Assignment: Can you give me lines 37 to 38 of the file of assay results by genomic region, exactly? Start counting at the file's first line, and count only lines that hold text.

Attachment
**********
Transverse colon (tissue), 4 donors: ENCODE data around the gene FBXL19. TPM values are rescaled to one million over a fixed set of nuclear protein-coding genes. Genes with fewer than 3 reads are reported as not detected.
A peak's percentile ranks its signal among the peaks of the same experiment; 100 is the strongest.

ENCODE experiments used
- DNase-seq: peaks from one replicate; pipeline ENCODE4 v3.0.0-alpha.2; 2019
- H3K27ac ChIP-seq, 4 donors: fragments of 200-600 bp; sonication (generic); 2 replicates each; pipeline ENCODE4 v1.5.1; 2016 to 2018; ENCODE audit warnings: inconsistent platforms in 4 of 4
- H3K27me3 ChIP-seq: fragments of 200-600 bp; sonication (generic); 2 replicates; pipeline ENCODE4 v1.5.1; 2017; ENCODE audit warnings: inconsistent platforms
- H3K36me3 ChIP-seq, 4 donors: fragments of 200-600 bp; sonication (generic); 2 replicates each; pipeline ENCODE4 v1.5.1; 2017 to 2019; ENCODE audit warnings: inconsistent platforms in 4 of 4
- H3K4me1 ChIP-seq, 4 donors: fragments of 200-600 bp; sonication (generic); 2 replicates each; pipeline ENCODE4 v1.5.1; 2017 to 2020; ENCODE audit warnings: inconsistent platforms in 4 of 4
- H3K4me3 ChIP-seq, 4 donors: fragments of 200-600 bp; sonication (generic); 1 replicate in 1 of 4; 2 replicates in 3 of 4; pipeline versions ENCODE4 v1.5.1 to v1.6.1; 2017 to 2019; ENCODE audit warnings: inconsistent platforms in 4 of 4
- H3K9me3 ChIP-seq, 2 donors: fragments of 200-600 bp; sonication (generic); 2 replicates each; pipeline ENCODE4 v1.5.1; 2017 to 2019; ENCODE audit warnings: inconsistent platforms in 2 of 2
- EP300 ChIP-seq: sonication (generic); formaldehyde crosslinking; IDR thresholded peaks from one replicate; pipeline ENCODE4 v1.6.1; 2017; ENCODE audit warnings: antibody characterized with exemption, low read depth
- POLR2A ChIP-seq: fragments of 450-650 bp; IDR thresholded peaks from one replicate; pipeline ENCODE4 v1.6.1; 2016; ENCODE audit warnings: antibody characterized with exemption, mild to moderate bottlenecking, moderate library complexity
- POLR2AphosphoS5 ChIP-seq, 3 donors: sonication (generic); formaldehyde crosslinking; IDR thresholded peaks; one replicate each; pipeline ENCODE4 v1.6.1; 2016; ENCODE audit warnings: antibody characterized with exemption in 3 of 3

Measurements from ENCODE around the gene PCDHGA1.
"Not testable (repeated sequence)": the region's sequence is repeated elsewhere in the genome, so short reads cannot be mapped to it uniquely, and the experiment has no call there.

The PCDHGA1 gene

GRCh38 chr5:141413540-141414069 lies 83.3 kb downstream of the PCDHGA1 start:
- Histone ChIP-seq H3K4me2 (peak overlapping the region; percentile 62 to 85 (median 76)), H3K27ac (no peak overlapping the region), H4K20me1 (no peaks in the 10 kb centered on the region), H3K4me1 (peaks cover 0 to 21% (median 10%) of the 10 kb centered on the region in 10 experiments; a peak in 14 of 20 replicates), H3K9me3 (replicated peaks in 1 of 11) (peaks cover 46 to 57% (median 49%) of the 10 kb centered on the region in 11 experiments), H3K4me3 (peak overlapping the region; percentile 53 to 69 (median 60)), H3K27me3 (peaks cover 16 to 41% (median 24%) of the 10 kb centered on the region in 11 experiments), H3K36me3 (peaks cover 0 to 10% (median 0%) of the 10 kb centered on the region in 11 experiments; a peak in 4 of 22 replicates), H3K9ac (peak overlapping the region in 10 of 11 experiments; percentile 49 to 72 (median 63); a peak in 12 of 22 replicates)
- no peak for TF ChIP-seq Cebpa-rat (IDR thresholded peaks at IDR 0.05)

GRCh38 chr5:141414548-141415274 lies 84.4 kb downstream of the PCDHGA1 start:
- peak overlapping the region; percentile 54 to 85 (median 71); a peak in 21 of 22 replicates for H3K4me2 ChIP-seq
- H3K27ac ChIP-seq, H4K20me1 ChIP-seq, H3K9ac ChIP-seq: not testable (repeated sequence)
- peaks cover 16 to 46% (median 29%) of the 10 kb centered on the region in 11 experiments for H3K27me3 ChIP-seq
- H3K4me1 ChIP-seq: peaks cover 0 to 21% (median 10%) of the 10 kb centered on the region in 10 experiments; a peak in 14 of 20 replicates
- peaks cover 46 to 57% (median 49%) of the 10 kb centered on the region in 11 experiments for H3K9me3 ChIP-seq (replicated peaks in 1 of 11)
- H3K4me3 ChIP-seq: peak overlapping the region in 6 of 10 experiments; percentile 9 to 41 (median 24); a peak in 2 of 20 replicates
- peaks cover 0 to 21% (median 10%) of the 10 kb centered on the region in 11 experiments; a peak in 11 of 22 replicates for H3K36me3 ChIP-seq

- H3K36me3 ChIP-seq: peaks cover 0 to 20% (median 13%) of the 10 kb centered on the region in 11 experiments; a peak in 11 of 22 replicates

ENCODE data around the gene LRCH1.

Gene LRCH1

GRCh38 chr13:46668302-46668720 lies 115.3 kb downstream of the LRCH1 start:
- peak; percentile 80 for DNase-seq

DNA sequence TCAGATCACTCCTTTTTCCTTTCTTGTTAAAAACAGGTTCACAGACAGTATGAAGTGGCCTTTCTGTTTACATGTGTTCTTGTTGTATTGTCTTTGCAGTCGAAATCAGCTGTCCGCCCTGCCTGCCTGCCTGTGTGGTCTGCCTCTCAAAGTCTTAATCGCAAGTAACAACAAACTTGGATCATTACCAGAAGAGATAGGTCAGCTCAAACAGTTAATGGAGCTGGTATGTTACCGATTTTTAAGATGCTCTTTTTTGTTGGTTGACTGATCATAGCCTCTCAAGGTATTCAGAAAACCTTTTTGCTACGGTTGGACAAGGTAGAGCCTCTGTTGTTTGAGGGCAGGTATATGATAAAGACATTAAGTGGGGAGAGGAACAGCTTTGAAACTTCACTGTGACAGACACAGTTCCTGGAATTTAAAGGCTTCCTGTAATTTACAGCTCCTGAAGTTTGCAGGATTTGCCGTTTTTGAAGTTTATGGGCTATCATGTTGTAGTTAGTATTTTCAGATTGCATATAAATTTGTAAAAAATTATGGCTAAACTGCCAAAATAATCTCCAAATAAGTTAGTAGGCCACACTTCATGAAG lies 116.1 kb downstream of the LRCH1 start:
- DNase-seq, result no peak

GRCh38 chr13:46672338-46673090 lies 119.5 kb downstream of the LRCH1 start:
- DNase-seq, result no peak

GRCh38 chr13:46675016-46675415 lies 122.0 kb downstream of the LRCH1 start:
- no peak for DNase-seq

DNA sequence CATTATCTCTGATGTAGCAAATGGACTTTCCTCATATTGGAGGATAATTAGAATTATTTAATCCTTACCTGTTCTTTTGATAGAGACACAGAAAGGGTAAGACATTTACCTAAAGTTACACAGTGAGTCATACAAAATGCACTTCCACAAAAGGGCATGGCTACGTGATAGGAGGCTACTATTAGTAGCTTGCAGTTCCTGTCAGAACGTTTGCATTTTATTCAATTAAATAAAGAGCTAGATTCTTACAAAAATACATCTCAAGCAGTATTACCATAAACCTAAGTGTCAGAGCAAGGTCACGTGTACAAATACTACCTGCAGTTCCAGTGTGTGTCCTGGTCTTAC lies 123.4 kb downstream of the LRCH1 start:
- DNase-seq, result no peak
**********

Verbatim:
GRCh38 chr13:46675016-46675415 lies 122.0 kb downstream of the LRCH1 start:
- no peak for DNase-seq